Chapter Thirty-Eight: Continuing

Priests - or a priest - kept asking Talyn what he thought. What would his stars be? What line would he belong to? Did he think he'd passed the Test of the Empty Room?

"I don't know what passing would look like, or I'd have just done that instead of guessing," Talyn said. "I don't know what the test is meant to show, or what it means to pass it. I could guess, but if I guessed that I passed I'd be hoping that this would pass me, and if I guessed that I didn't I'd be trying to look humble hoping that would pass me. So - I don't know. What do you say?"

Talyn could see just enough of the priest's chin to hazard a guess that maybe he was smiling. Maybe they were always smiling; maybe priests walked around in continual religious ecstasy. "But I have asked you what you think, and you have not answered me. You have only told me what might motivate either answer."

Talyn sighed, and wracked his brain for a sincere reply. Had he passed...? "I think I failed," he said. "I think people fail by default, and I'm not special in any relevant way, just in unrelated things. Being an innate kama can't have anything to do with it, I think, and that's my biggest advantage in, well, anything. I wish I'd passed but I don't think I did."

"Why do you want to pass?" the priest then asked.

"That's - what people do on tests, is try to pass," Talyn said, puzzled.

"Tests exist to differentiate groups of people," said the priest.

"And I shouldn't want to be in a specific group, just in whichever group is right?" Talyn hazarded. He thought he was getting the hang of interpreting priests. Slowly. "Even if one of them is called 'failed' and the other is called 'passed'?"

The priest's hood dipped.

"I think I failed," Talyn said again. "I'm a weird, marginal member of the faith, passing probably means extra responsibilities or secrets or something, and there's no reason to expect God to trust me with anything besides the minimum stuff he needs to to let me in at all - and even that was a huge privilege. I bet people who pass the Test are divinely inspired to do something specific that no one could guess, so you can tell who's supposed to do... something. I wasn't. Divinely inspired, I mean. I bet people who pass go on to do special things that they need to be very deeply trusted to handle discreetly and properly, and I haven't demonstrated enough faith in the short time I've had to do that."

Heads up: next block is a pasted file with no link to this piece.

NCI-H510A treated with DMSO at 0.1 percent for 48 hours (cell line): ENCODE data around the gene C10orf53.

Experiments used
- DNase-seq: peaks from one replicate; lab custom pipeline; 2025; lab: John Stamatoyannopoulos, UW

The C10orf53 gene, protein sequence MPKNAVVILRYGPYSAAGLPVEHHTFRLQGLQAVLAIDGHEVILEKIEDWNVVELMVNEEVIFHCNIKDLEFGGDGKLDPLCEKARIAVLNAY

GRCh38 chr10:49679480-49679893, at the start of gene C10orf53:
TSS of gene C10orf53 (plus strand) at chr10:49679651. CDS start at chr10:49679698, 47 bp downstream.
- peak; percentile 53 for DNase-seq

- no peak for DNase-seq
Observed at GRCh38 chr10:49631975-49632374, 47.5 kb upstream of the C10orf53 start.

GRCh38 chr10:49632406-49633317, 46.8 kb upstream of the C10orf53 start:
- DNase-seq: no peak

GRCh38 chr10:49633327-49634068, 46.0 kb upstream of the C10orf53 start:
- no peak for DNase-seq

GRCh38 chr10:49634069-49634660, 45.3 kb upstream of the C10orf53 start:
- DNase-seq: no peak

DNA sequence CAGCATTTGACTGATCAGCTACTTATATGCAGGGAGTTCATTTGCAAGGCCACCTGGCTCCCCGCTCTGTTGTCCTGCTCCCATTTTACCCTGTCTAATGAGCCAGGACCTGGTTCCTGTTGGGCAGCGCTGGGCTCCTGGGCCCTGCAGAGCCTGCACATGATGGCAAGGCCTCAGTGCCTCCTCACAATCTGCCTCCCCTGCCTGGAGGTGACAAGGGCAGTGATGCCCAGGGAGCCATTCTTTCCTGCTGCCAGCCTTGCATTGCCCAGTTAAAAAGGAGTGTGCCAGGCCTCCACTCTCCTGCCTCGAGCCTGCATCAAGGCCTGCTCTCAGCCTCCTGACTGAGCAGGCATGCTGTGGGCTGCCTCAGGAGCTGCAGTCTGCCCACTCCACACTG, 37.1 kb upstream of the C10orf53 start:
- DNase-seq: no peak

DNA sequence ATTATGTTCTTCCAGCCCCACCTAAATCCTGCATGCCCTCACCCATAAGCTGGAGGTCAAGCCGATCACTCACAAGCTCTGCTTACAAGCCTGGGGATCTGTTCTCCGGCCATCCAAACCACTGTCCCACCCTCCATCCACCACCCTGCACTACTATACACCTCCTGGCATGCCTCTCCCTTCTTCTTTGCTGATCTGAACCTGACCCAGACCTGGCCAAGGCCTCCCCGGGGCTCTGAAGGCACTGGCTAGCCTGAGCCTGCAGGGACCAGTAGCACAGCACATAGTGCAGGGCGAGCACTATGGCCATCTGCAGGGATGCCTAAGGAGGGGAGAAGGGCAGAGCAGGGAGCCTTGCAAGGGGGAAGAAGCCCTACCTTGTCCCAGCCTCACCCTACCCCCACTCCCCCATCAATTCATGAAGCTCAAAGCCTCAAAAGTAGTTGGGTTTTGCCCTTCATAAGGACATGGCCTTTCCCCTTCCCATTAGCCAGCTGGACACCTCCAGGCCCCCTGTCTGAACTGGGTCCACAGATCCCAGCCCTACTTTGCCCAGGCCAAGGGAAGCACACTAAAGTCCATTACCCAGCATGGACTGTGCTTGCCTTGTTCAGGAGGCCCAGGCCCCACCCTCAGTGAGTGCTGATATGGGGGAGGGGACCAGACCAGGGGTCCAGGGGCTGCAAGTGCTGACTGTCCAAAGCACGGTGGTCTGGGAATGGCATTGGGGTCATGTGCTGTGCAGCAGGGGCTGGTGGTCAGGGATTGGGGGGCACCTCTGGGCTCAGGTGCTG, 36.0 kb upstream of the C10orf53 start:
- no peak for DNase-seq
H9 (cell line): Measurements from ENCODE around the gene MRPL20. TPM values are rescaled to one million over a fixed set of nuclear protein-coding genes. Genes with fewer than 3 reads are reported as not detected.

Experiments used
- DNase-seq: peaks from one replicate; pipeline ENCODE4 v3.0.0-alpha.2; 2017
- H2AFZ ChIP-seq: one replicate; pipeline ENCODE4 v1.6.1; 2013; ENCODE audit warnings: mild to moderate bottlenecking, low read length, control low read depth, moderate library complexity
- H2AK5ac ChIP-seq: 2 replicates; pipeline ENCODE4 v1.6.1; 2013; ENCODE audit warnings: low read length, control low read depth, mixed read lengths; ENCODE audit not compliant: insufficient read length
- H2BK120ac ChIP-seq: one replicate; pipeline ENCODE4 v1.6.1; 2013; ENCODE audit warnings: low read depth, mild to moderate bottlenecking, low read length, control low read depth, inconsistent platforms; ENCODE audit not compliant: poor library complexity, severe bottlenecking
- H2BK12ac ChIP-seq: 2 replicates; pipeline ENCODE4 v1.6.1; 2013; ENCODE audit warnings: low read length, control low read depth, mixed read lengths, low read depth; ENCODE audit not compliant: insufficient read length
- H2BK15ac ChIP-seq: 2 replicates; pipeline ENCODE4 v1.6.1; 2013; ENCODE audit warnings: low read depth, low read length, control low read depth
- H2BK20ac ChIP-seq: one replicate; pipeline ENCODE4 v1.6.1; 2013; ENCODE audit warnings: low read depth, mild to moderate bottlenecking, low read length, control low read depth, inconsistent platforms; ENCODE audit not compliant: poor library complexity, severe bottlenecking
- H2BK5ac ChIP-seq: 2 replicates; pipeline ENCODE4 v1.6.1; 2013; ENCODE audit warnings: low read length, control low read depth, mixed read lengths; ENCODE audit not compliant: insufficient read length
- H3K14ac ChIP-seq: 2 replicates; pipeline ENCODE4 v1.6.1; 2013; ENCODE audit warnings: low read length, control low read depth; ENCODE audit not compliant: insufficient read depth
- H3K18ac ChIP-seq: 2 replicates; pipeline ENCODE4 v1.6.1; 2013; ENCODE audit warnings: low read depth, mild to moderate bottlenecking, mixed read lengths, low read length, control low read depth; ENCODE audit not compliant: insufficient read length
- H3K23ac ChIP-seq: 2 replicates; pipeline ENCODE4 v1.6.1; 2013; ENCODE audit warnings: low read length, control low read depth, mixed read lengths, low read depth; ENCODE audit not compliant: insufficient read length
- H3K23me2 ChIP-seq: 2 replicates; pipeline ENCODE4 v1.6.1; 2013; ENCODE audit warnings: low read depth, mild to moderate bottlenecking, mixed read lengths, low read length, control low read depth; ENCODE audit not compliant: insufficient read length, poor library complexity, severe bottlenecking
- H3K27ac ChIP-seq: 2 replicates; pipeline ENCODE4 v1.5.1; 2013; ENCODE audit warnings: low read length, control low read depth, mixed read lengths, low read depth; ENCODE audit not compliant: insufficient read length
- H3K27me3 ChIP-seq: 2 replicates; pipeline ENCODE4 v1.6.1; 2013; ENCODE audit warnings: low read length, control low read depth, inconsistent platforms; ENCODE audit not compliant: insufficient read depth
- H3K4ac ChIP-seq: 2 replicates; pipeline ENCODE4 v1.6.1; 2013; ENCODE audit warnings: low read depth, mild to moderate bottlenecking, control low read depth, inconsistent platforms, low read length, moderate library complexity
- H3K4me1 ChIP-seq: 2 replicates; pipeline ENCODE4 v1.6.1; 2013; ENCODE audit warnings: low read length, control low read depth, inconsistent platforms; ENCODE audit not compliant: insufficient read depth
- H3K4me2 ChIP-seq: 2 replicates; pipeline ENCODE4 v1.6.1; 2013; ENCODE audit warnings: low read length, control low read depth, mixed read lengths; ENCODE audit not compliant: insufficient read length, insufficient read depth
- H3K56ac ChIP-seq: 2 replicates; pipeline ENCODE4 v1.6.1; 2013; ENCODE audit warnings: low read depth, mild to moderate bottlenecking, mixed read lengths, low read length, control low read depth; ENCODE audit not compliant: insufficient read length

"Correct," said the priest.

"Is there any way I can take the test again, later -"

The priest shook his head under the deep hood.

Talyn couldn't help but feel a little disappointed, but at least he was in decent company with Leekath in failing the test.

"When will I need to be ready to do the Song of Night and the Dance of Black?" he asked.

"When you have turned eighteen in the years of your native world," replied the priest. "You will want to choose a time soon after that day, when vampires who are close to you are free to attend and you can secure the assistance of a Witness. Witnesses wear leather bands around their wrists in temple, if you need to know who to speak to."

Talyn filed that information away for later. "Am I finished here for now?"

The priest nodded. "Save one thing. Come with me."

Talyn followed the priest back into the room with the scripture on its platform. "What is it?"

"We do not know the names of the figures from our history. They are hidden from us. You do not know my name, or the Pontiff's name, or God's name. And, accordingly, vampires each receive a secret name."

Leekath hadn't mentioned that. Perhaps it was so secret that it didn't fall under the umbrella of things she was allowed to tell other vampires - at least what her specific secret name was.

"Most vampires have another layer to our names. As our language - and thus our names - are unpronounceable to others, we use nicknames, which often serve the purpose of making the names we are given at birth lesser-known, though not truly secret. You will be without this layer, as 'Talyn Dalenn Casten' is quite pronounceable and it will remain your legal name and that which you go by. But you will still have the name I am about to give you. It must be concealed from all except for priests and the Most Holy Successor to our Most Holy Founder, the Pontiff. It is to be used only in private, protected correspondence and communication between you and the hierarchy of the faith. Not even your fiancée may learn it, and you may not learn hers."

"Yes, Ieeht," Talyn said, hoping that it would be a good name. But not so good that he'd go nuts wanting to tell someone about it.

A gloved hand settled on Talyn's head; Talyn closed his eyes. "I name you Aieenaahheeiisaaali."

Talyn picked apart the compound word; he was pretty sure it meant something like "strange echo". Or "unfamiliar shape in the dark". Interesting choice. He'd take it. "Thank you, Ieeht."

"And now, you may go," said the priest, removing his hand from Talyn's head.

Talyn half-nodded, half-bowed, and went out of the temple to go home to Leekath.

<I wonder what your fheeil would say. Or Iilha,> Talyn sent. <If we told them I converted.>

<I told Khi. He didn't believe me,> Leekath replied. <I haven't had a chance to bring it up with Aaihhhi yet.>

<Is there a way to prove it, short of showing up at the same temple service as one of them?> Talyn asked. <How is Khi keeping up with everything, anyway?>

<He already Sang and Danced,> sent Leekath. <He doesn't have to go to services if he doesn't want to. I think he does, when he's at Osaan instead of with his Barashin Master, but it's not a requirement. Even children don't have to go more than a few times a month so that they can learn the dialect and that part of the culture.>